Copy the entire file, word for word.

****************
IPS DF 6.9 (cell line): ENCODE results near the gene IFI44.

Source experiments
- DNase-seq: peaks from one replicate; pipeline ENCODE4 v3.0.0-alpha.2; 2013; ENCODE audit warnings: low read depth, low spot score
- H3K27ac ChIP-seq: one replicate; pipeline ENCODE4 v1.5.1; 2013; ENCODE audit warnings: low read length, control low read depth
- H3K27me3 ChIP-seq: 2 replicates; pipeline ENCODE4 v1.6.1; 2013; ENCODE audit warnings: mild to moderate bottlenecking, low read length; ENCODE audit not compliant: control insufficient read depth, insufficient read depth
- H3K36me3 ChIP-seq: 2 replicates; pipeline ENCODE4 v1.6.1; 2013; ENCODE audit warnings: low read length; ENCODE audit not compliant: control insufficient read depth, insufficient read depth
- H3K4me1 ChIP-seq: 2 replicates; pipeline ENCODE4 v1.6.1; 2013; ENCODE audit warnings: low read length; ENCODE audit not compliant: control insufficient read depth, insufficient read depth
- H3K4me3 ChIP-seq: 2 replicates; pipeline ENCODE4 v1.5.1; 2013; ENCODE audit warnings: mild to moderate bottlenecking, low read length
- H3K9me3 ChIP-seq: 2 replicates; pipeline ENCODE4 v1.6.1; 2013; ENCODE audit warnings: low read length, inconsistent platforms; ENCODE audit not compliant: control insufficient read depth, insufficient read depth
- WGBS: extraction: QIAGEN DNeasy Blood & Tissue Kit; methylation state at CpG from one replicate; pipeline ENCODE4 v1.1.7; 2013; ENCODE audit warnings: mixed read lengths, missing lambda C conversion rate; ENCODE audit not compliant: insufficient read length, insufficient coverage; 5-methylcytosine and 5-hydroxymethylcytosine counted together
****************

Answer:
IPS DF 6.9 (cell line): ENCODE results near the gene IFI44.

Source experiments
- DNase-seq: peaks from one replicate; pipeline ENCODE4 v3.0.0-alpha.2; 2013; ENCODE audit warnings: low read depth, low spot score
- H3K27ac ChIP-seq: one replicate; pipeline ENCODE4 v1.5.1; 2013; ENCODE audit warnings: low read length, control low read depth
- H3K27me3 ChIP-seq: 2 replicates; pipeline ENCODE4 v1.6.1; 2013; ENCODE audit warnings: mild to moderate bottlenecking, low read length; ENCODE audit not compliant: control insufficient read depth, insufficient read depth
- H3K36me3 ChIP-seq: 2 replicates; pipeline ENCODE4 v1.6.1; 2013; ENCODE audit warnings: low read length; ENCODE audit not compliant: control insufficient read depth, insufficient read depth
- H3K4me1 ChIP-seq: 2 replicates; pipeline ENCODE4 v1.6.1; 2013; ENCODE audit warnings: low read length; ENCODE audit not compliant: control insufficient read depth, insufficient read depth
- H3K4me3 ChIP-seq: 2 replicates; pipeline ENCODE4 v1.5.1; 2013; ENCODE audit warnings: mild to moderate bottlenecking, low read length
- H3K9me3 ChIP-seq: 2 replicates; pipeline ENCODE4 v1.6.1; 2013; ENCODE audit warnings: low read length, inconsistent platforms; ENCODE audit not compliant: control insufficient read depth, insufficient read depth
- WGBS: extraction: QIAGEN DNeasy Blood & Tissue Kit; methylation state at CpG from one replicate; pipeline ENCODE4 v1.1.7; 2013; ENCODE audit warnings: mixed read lengths, missing lambda C conversion rate; ENCODE audit not compliant: insufficient read length, insufficient coverage; 5-methylcytosine and 5-hydroxymethylcytosine counted together